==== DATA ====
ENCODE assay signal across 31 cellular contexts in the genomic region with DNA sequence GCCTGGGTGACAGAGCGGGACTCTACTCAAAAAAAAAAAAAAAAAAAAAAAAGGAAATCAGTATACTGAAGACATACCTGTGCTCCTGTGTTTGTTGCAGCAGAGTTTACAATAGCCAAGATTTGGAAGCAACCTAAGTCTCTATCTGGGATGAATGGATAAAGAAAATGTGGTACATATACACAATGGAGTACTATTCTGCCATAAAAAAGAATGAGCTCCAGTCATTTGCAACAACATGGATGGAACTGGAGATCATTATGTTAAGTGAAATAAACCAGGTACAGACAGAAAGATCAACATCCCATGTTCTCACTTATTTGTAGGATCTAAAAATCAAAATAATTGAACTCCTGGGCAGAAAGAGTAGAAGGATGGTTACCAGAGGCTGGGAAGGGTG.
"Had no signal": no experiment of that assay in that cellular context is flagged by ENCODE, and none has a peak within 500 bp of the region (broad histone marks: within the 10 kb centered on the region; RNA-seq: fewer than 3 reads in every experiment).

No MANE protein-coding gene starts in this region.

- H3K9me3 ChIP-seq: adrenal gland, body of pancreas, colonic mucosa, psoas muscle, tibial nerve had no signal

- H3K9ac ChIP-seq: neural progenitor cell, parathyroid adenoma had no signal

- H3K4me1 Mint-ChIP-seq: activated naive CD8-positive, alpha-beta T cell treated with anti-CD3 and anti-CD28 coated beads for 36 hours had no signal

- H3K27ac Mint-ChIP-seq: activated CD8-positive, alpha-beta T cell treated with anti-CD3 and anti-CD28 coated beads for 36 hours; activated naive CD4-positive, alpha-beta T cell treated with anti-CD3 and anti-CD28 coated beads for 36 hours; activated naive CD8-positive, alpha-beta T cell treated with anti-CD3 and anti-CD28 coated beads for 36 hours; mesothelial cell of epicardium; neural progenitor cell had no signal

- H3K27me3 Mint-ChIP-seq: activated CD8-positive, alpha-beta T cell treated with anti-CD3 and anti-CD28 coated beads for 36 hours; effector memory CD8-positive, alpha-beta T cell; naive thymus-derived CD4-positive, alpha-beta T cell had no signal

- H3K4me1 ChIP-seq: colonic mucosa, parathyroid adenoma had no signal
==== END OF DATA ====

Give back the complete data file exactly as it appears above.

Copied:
ENCODE assay signal across 31 cellular contexts in the genomic region with DNA sequence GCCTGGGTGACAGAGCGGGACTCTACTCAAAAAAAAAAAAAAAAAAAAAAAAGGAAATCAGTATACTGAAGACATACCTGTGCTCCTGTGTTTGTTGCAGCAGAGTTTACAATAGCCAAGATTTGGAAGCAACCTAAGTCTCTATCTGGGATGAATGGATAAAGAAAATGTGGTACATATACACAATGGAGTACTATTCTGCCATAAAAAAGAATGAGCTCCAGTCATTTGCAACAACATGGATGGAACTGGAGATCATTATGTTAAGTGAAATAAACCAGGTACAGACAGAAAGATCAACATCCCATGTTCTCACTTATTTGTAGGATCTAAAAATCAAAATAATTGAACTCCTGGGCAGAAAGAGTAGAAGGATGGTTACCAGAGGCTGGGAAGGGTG.
"Had no signal": no experiment of that assay in that cellular context is flagged by ENCODE, and none has a peak within 500 bp of the region (broad histone marks: within the 10 kb centered on the region; RNA-seq: fewer than 3 reads in every experiment).

No MANE protein-coding gene starts in this region.

- H3K9me3 ChIP-seq: adrenal gland, body of pancreas, colonic mucosa, psoas muscle, tibial nerve had no signal

- H3K9ac ChIP-seq: neural progenitor cell, parathyroid adenoma had no signal

- H3K4me1 Mint-ChIP-seq: activated naive CD8-positive, alpha-beta T cell treated with anti-CD3 and anti-CD28 coated beads for 36 hours had no signal

- H3K27ac Mint-ChIP-seq: activated CD8-positive, alpha-beta T cell treated with anti-CD3 and anti-CD28 coated beads for 36 hours; activated naive CD4-positive, alpha-beta T cell treated with anti-CD3 and anti-CD28 coated beads for 36 hours; activated naive CD8-positive, alpha-beta T cell treated with anti-CD3 and anti-CD28 coated beads for 36 hours; mesothelial cell of epicardium; neural progenitor cell had no signal

- H3K27me3 Mint-ChIP-seq: activated CD8-positive, alpha-beta T cell treated with anti-CD3 and anti-CD28 coated beads for 36 hours; effector memory CD8-positive, alpha-beta T cell; naive thymus-derived CD4-positive, alpha-beta T cell had no signal

- H3K4me1 ChIP-seq: colonic mucosa, parathyroid adenoma had no signal